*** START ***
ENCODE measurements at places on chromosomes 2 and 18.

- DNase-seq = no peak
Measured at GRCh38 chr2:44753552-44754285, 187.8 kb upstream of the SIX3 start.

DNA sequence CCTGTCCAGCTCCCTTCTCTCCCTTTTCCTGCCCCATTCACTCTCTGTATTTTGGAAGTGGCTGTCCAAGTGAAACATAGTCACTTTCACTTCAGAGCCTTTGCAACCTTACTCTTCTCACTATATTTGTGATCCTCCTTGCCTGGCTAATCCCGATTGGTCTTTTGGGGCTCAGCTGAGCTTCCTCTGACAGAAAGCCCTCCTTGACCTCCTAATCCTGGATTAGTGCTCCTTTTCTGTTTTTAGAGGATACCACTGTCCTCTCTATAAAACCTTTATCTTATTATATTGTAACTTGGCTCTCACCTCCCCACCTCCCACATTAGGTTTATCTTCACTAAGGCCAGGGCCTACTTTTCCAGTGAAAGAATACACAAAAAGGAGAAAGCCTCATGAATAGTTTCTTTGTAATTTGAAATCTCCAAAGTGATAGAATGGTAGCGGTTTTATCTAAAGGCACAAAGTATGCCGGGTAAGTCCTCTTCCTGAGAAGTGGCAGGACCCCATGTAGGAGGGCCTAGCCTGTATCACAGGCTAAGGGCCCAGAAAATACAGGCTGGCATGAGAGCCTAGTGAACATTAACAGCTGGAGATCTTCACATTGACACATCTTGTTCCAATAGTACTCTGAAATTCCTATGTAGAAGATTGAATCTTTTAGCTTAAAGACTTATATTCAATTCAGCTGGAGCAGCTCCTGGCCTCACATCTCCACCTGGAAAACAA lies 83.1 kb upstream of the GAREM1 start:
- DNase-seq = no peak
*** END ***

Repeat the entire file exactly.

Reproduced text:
ENCODE measurements at places on chromosomes 2 and 18.

- DNase-seq = no peak
Measured at GRCh38 chr2:44753552-44754285, 187.8 kb upstream of the SIX3 start.

DNA sequence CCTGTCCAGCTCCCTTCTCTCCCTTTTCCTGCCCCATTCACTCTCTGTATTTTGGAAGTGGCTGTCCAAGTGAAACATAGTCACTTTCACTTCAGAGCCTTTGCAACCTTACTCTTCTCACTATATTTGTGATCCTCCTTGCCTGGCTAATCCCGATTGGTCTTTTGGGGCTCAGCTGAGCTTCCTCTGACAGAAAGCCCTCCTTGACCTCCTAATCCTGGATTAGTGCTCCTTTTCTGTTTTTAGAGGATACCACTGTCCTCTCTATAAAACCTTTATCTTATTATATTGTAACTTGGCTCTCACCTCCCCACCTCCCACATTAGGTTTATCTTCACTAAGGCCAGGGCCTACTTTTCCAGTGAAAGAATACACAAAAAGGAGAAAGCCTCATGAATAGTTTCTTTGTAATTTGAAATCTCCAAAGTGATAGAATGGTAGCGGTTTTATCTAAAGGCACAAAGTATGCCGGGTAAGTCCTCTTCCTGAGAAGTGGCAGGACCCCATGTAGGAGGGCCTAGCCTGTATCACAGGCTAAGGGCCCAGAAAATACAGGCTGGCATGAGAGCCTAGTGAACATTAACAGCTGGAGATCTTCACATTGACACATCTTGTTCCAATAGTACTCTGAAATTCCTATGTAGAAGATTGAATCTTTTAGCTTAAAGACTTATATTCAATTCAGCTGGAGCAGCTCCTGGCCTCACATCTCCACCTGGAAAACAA lies 83.1 kb upstream of the GAREM1 start:
- DNase-seq = no peak